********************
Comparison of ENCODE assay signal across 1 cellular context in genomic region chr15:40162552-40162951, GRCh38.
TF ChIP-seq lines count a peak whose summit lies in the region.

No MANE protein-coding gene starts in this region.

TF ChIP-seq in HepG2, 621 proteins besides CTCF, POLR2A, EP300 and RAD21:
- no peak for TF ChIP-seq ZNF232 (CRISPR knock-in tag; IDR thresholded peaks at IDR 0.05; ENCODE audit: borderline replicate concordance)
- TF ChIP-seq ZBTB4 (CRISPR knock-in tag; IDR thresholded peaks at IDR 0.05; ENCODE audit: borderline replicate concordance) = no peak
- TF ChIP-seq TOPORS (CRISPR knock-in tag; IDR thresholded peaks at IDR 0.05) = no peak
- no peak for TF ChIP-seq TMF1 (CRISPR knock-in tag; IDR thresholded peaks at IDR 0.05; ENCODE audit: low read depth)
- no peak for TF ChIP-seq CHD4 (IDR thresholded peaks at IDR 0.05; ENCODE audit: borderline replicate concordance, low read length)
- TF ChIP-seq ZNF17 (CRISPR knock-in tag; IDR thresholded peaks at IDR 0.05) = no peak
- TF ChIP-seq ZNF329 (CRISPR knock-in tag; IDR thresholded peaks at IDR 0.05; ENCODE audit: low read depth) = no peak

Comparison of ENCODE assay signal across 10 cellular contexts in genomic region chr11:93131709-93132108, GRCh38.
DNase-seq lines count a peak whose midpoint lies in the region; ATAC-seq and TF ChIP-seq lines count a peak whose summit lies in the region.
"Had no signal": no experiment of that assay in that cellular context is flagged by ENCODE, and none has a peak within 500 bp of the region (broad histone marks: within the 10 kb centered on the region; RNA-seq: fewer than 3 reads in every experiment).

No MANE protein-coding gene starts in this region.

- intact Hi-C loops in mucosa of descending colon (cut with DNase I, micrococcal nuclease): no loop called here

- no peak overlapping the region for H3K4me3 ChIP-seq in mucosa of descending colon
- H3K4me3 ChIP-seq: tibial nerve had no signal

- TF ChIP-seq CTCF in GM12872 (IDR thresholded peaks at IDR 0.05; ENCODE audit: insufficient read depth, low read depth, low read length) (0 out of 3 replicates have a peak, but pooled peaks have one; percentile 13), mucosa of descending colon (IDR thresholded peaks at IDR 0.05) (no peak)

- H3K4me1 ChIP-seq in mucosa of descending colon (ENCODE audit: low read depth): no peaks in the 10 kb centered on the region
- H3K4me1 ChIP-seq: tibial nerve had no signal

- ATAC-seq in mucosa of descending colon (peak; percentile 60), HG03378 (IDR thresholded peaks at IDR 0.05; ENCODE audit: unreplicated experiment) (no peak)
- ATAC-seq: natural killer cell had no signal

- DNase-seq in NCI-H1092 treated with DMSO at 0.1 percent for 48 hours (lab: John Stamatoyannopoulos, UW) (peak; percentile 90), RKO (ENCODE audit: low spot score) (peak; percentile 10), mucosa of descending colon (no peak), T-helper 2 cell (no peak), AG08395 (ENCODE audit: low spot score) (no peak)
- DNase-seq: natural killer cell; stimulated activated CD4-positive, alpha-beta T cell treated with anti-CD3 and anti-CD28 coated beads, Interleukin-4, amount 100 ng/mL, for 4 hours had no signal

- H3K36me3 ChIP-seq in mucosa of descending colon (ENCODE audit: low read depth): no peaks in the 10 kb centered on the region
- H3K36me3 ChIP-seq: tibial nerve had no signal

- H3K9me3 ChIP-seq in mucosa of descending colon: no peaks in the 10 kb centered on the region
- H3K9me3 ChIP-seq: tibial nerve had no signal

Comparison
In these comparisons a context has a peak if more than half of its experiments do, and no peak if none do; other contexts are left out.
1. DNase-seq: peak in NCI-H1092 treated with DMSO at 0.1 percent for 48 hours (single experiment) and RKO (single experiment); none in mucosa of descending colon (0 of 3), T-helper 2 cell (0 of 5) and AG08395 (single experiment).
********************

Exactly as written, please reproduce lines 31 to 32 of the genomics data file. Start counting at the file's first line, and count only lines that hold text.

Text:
In these comparisons a context has a peak if more than half of its experiments do, and no peak if none do; other contexts are left out.
1. DNase-seq: peak in NCI-H1092 treated with DMSO at 0.1 percent for 48 hours (single experiment) and RKO (single experiment); none in mucosa of descending colon (0 of 3), T-helper 2 cell (0 of 5) and AG08395 (single experiment).